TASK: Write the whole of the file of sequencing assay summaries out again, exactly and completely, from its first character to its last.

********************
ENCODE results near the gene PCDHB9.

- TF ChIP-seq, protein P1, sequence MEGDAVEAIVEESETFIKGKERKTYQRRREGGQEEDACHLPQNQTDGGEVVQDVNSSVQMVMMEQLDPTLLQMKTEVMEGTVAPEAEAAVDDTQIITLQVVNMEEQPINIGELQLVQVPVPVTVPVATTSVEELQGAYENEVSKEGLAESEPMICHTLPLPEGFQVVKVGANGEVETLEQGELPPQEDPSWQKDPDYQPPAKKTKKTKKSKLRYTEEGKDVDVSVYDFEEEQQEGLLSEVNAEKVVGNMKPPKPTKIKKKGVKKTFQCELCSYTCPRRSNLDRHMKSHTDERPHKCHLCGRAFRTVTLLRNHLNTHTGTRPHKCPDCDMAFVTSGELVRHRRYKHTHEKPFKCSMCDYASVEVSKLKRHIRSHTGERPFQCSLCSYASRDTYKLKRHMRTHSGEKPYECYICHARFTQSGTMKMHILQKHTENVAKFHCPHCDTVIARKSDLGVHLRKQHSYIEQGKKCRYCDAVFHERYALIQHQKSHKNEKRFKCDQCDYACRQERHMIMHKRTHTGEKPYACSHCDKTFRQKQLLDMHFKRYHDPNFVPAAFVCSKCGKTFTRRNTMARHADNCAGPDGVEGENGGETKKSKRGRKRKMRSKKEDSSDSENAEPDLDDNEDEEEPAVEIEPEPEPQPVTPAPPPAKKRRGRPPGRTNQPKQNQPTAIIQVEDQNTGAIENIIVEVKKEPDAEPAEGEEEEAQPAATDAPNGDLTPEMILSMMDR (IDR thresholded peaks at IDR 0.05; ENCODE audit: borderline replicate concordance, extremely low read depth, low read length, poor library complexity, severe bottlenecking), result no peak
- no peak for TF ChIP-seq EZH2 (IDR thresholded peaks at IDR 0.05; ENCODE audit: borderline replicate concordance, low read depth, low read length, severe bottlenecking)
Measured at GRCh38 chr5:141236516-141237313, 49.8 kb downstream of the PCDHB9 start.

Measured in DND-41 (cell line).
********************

ENCODE results near the gene PCDHB9.

- TF ChIP-seq, protein P1, sequence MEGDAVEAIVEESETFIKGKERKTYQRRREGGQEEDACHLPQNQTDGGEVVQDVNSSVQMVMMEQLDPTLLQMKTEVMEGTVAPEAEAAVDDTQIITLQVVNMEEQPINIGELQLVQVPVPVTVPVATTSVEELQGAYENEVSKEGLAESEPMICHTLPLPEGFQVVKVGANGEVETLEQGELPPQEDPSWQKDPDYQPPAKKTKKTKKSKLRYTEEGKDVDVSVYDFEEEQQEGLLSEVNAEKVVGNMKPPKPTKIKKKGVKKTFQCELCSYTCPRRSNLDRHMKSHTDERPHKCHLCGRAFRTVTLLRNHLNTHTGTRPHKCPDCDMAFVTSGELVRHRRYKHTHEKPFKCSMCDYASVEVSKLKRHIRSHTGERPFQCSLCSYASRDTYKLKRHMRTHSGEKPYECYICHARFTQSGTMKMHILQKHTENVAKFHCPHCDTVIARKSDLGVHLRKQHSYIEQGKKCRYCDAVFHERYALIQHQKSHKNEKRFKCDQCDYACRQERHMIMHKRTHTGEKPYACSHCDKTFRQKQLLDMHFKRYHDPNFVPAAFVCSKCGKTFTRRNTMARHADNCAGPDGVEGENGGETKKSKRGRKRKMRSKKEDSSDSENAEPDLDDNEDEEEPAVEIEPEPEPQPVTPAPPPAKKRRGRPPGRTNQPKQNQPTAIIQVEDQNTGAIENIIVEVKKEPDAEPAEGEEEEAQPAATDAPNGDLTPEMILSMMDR (IDR thresholded peaks at IDR 0.05; ENCODE audit: borderline replicate concordance, extremely low read depth, low read length, poor library complexity, severe bottlenecking), result no peak
- no peak for TF ChIP-seq EZH2 (IDR thresholded peaks at IDR 0.05; ENCODE audit: borderline replicate concordance, low read depth, low read length, severe bottlenecking)
Measured at GRCh38 chr5:141236516-141237313, 49.8 kb downstream of the PCDHB9 start.

Measured in DND-41 (cell line).